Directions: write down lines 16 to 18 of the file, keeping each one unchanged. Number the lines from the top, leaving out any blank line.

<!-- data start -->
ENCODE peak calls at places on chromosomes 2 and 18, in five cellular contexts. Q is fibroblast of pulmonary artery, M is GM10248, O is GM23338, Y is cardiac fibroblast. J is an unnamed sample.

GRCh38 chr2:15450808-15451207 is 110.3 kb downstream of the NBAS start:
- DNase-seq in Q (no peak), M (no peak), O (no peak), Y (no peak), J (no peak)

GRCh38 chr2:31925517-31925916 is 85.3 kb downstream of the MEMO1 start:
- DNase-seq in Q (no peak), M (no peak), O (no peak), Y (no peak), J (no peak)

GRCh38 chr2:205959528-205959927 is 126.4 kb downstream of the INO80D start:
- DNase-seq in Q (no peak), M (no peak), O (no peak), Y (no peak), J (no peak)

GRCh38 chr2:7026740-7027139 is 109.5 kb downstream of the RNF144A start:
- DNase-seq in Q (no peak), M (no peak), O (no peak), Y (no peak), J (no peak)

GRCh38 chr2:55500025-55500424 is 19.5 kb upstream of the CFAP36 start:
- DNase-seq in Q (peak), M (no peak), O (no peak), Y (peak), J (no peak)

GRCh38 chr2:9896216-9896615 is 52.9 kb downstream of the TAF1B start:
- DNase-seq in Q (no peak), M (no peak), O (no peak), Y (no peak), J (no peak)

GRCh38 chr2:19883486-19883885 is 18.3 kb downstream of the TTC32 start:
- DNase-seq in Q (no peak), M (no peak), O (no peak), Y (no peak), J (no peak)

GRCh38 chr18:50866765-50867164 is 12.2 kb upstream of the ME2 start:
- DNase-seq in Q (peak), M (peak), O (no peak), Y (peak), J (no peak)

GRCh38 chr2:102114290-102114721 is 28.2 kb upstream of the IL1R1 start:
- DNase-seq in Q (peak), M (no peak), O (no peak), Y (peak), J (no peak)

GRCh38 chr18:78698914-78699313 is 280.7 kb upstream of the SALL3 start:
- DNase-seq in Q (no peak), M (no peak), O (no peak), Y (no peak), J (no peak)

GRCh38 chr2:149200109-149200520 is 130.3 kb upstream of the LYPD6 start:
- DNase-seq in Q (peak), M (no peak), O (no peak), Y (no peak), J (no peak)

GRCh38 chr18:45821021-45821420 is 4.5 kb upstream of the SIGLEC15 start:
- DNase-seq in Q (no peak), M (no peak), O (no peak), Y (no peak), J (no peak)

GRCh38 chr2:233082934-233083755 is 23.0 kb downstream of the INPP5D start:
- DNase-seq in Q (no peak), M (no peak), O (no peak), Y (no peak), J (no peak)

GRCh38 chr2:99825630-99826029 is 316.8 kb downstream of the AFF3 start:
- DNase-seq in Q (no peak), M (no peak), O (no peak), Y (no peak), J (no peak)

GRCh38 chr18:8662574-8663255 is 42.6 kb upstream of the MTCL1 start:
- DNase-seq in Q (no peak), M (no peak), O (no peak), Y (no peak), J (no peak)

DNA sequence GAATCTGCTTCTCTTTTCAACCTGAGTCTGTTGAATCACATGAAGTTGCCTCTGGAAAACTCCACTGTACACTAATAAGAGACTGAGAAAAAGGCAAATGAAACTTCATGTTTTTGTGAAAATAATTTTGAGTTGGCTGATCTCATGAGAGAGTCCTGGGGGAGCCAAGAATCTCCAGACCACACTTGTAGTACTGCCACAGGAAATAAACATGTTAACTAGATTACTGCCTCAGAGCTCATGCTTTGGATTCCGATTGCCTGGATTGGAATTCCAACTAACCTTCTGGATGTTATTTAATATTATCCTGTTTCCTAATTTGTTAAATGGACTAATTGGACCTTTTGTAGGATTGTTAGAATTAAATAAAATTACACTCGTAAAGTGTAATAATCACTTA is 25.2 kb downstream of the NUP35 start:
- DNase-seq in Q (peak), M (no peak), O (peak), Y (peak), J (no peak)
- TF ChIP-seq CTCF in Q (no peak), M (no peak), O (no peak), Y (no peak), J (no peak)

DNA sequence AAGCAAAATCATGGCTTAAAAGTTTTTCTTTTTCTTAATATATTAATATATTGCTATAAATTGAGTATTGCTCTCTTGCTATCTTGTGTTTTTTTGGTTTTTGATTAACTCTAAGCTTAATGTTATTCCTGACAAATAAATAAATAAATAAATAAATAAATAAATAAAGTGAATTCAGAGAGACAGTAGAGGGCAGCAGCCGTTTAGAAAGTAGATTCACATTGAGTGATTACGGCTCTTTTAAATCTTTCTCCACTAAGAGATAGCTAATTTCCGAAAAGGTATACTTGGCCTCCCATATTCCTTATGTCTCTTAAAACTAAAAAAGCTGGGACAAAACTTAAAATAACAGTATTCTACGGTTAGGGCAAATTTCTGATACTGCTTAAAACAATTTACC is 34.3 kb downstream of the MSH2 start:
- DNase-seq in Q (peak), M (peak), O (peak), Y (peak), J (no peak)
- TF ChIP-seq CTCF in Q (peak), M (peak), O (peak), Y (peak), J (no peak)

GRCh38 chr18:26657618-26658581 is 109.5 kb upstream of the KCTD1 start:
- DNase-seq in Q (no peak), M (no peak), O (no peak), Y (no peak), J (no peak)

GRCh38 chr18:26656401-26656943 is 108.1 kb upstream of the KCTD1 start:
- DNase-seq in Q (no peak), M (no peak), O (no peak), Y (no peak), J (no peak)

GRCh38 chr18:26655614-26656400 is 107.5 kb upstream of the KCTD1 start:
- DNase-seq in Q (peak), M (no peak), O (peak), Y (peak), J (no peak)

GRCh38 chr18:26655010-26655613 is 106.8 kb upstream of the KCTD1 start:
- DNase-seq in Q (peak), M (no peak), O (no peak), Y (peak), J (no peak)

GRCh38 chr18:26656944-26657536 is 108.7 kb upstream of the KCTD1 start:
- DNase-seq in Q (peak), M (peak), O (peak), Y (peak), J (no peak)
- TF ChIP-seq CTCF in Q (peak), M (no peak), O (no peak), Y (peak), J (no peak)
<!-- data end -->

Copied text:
GRCh38 chr18:50866765-50867164 is 12.2 kb upstream of the ME2 start:
- DNase-seq in Q (peak), M (peak), O (no peak), Y (peak), J (no peak)

GRCh38 chr2:102114290-102114721 is 28.2 kb upstream of the IL1R1 start: